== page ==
What few have come to terms with is this stark truth: the rise of Corbyn in a few short months did what many socialists, anarchists, and communists were not able to do, and which many said couldn’t be done. It should be seen as necessitating a complete rethinking of our theory, strategy, and tactics. Many individuals groups are stuck clinging on to the politics which were developed to meet the challenges of the era in which they were formed. They have proved themselves simply unable to meet the material challenges before us, and instead attempt to reimagine concrete reality to meet their abstract political line. There is nothing more futile, nothing less Marxist. We must build a politics which is able to grasp at the opportunities latent in this period of global economic and political turmoil.

The Labour Party has become a vehicle with the ability to influence the situation at this moment which is historically vital for the working class. The prospects of this changing, or of any group or party supercedeing this in the short to medium term are close to zero. Below, we state why we believe a new communist organisation *is* necessary, and vital at this current moment, where it should organise, and what it hopes to achieve, and state the areas in which it is vital for us to organise on if we are serious about revolutionary politics in the Britain in the 21st century.

 

The National Question in the UK

 

Approaching the national question in the UK, we must begin by recognising that it is fundamentally an international question. Not only given the fact that London sits at the centre of the world's financial system, and ‘Britain’ as the first imperialist power is built on the stolen wealth of generations of the world's oppressed, but that it is a multi-national state whose national and regional disparities have sustained and been developed by British place close to the heart of the capitalist imperialist system.

It should go without saying, and thankfully to some extent does, that the North of Ireland, despite being “represented” by the name “Northern Ireland” on British passports, is a colony of British imperialism. This position is so uncontroversial as to be accepted, at least formally, but some of the most chauvinist elements of the British left.

However, as revolutionary communists, we have a duty to go beyond mere rhetorical solidarity, as exemplified by most of the British left and the Labour Party. The Good Friday Agreement stands on most unequal terms, as can plainly be seen by constant overtures to the political representatives of Unionist death squads (including May and the DUP the second her government was threatened by the rise of Corbyn), paired with a constant harassment of Republicans by Stormont authorities in the North of Ireland, with the tacit approval of the “Free State” regime in the South. This state of affairs cannot merely be fought with words: we seek total unity in struggle with Republican forces in Ireland who seek a truly united and new Ireland, a democratic Ireland, a socialist Ireland. To actualise the totality of our unity in struggle with such progressive forces, we must not only condemn Westminster in words, but offer solidarity in deed to strugglers against Stormont, in Ireland, on whatever terms they choose.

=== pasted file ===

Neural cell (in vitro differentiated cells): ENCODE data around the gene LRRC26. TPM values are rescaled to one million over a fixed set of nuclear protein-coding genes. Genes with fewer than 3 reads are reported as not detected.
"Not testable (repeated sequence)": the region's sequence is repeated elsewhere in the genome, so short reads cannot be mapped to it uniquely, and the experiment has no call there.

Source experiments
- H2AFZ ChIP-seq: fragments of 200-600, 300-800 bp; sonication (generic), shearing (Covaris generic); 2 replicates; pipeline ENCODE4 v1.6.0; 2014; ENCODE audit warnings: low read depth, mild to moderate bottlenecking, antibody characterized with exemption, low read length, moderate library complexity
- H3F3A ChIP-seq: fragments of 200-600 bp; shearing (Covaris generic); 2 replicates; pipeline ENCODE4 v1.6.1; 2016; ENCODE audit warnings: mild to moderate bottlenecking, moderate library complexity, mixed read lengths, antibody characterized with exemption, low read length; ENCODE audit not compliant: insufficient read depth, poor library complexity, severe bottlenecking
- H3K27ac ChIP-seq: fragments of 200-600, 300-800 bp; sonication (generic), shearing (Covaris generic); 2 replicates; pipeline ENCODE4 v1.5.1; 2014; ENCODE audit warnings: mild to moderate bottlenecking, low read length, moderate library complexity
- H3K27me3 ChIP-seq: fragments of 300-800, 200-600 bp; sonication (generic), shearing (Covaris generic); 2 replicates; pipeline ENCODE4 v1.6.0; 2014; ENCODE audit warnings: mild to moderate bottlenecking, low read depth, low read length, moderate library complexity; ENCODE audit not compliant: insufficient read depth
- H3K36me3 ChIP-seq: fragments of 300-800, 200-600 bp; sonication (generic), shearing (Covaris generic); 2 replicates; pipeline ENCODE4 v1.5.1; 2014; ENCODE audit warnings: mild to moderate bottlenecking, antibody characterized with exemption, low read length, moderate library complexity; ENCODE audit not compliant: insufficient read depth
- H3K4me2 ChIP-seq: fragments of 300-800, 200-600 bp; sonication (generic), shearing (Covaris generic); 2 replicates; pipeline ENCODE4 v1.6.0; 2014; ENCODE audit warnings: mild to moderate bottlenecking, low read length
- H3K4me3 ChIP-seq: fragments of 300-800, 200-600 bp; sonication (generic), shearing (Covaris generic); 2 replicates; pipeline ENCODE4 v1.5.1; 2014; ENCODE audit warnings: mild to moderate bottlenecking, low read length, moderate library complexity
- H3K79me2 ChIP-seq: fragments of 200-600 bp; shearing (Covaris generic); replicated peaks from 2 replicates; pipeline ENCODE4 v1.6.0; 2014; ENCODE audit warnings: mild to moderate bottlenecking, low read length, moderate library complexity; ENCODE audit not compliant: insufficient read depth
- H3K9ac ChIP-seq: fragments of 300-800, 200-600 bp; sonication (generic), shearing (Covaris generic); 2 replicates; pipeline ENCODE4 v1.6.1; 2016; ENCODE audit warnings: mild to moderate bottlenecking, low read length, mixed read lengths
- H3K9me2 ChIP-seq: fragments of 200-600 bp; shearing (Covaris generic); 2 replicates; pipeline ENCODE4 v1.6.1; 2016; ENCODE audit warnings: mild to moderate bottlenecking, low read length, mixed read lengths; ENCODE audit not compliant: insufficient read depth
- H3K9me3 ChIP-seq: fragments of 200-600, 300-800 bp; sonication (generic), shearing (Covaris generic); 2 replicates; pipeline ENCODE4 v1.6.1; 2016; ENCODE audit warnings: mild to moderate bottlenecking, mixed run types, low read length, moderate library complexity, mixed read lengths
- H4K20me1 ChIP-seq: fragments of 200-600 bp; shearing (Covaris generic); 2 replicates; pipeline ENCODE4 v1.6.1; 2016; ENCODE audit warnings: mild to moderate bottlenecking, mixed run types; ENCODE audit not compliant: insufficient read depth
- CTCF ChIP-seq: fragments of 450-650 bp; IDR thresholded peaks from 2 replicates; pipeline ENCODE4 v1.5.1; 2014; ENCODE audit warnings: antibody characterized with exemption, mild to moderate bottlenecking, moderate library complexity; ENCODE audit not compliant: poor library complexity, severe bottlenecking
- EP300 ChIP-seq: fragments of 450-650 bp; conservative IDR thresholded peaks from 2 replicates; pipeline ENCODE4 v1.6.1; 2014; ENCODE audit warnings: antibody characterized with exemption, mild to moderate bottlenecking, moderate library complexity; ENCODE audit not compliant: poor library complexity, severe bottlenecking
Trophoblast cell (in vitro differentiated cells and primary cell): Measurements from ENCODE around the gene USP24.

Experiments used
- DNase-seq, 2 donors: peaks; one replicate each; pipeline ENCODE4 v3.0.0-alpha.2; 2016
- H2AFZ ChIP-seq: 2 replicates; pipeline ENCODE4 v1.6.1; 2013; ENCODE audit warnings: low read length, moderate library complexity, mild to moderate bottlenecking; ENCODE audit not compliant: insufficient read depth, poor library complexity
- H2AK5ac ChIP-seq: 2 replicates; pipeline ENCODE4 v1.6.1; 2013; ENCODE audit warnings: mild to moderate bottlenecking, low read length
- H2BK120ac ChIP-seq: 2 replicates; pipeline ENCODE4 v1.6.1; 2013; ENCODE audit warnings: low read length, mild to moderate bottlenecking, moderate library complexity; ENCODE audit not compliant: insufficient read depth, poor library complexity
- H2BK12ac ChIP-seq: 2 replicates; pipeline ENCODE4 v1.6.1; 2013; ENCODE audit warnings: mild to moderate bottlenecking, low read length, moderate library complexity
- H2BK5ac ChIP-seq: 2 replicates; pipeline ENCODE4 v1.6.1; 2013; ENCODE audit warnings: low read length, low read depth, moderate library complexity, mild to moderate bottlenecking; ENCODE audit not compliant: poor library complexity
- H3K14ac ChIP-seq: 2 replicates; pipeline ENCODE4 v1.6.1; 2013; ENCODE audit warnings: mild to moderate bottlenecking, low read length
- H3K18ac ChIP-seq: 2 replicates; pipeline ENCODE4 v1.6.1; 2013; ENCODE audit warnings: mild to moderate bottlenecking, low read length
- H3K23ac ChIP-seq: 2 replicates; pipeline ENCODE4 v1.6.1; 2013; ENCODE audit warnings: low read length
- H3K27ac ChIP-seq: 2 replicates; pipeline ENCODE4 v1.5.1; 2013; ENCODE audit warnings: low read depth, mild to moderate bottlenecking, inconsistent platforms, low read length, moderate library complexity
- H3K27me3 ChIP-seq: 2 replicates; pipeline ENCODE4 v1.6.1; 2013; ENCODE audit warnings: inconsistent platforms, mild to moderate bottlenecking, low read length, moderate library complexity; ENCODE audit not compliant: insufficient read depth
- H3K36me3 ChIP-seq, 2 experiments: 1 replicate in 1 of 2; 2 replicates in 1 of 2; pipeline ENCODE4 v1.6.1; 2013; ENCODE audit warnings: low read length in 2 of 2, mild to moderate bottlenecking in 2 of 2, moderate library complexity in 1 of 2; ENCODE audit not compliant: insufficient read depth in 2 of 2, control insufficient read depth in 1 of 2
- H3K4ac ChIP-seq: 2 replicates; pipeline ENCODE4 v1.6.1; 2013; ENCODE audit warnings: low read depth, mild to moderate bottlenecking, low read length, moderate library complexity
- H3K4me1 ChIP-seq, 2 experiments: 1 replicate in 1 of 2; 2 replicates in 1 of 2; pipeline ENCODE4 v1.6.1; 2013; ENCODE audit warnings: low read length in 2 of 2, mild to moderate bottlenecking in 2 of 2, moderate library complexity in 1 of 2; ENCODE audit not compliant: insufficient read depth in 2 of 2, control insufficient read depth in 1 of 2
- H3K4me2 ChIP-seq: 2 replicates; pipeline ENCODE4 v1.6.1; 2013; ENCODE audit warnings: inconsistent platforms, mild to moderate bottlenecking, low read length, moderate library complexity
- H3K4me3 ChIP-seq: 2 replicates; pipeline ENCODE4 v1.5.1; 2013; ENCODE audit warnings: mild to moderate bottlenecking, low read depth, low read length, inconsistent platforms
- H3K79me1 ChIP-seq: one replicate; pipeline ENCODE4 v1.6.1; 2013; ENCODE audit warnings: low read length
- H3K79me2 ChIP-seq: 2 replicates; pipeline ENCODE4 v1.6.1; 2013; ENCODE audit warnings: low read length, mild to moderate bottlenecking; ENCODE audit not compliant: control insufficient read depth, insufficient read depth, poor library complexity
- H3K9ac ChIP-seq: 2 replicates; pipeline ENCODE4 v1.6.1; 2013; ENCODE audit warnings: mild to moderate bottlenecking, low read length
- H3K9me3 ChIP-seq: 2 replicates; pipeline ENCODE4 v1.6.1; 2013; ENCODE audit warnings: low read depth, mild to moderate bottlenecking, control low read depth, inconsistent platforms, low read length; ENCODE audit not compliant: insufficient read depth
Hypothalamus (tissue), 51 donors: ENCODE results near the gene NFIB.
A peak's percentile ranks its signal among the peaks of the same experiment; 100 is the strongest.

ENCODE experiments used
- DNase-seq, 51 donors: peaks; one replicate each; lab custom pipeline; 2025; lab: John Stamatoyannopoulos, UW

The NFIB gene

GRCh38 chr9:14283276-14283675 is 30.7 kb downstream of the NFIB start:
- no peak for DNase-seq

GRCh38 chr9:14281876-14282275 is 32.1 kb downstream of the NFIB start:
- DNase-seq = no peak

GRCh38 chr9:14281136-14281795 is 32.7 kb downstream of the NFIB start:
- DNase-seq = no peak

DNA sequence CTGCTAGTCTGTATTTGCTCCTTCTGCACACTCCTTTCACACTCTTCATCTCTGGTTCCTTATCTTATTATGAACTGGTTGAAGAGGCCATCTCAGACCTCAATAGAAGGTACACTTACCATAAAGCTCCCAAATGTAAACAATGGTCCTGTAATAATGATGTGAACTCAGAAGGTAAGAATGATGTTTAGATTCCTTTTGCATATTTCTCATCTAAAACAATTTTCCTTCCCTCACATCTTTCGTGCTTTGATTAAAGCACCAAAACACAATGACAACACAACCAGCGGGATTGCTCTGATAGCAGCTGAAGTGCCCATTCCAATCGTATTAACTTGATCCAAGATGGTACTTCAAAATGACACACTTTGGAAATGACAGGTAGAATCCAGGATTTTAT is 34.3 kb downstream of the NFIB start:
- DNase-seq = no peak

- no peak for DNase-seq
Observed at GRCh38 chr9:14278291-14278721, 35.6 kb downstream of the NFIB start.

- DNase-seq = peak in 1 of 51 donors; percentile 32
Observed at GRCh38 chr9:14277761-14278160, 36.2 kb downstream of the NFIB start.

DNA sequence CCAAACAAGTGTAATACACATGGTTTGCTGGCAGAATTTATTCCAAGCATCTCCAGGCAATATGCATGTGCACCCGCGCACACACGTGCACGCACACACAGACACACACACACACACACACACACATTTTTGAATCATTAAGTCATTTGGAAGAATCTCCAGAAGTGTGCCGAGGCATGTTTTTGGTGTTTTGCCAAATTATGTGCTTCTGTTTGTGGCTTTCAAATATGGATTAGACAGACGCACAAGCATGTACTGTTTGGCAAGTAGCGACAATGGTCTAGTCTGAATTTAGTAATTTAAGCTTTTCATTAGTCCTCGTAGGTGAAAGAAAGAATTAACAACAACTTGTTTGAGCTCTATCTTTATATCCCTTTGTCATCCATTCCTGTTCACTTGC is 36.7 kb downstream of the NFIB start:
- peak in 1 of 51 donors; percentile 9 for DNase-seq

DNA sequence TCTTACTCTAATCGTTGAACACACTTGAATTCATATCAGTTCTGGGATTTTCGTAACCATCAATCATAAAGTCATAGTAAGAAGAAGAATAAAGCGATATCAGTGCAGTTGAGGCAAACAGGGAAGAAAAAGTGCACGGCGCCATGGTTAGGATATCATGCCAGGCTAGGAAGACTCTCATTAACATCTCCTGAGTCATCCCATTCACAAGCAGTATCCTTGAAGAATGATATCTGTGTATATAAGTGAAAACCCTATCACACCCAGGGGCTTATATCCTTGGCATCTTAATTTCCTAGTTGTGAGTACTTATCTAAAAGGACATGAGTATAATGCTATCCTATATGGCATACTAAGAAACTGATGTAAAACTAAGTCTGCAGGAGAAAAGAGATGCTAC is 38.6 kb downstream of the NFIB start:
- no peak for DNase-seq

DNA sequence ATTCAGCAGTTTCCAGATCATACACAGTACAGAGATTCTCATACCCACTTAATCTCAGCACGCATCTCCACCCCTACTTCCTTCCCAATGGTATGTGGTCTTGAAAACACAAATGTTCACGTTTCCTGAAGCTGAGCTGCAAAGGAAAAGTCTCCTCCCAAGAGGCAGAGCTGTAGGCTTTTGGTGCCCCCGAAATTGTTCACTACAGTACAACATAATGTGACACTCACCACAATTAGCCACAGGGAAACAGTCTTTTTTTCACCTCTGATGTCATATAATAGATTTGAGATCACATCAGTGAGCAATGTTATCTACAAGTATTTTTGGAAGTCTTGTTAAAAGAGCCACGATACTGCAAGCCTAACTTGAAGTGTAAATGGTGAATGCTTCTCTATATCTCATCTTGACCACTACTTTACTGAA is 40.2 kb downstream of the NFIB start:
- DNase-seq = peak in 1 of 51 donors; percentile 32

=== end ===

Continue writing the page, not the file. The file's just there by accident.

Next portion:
We must work with all forces engaged in active struggle for decolonisation all around the former British Empire, but we must not neglect the island of “Great” Britain itself: in addition to the flagrant racism against immigrant nationalities, we also must expose the unequal relationship between the nations of the island “at home”, dating back centuries. The SNP’s culpability in the austerity regime is no better or worse than that of the Labour Party, but there is a fundamental historical difference which must be brought to the fore: the SNP’s popularity and the fact that the people of Scotland articulate their outrage at the current state of affairs in Britain through it is a sign of the continued relevance of the Scottish national question. The Scottish bourgeoisie has played an active role in British imperialism, but the capitalists do not by nature share: driven by the profit motive, the English bourgeoisie has made sure that Scotland is the junior partner, and this has meant concrete oppression of the people of Scotland: to achieve unity of the market, the traditional dialect of Lowland Scots, which had a legal status for centuries, has been replaced with English in all formal settings, depreciating this carrier of Lowland Scottish culture as the British state depreciates all cultures which differ from the hegemonic English culture.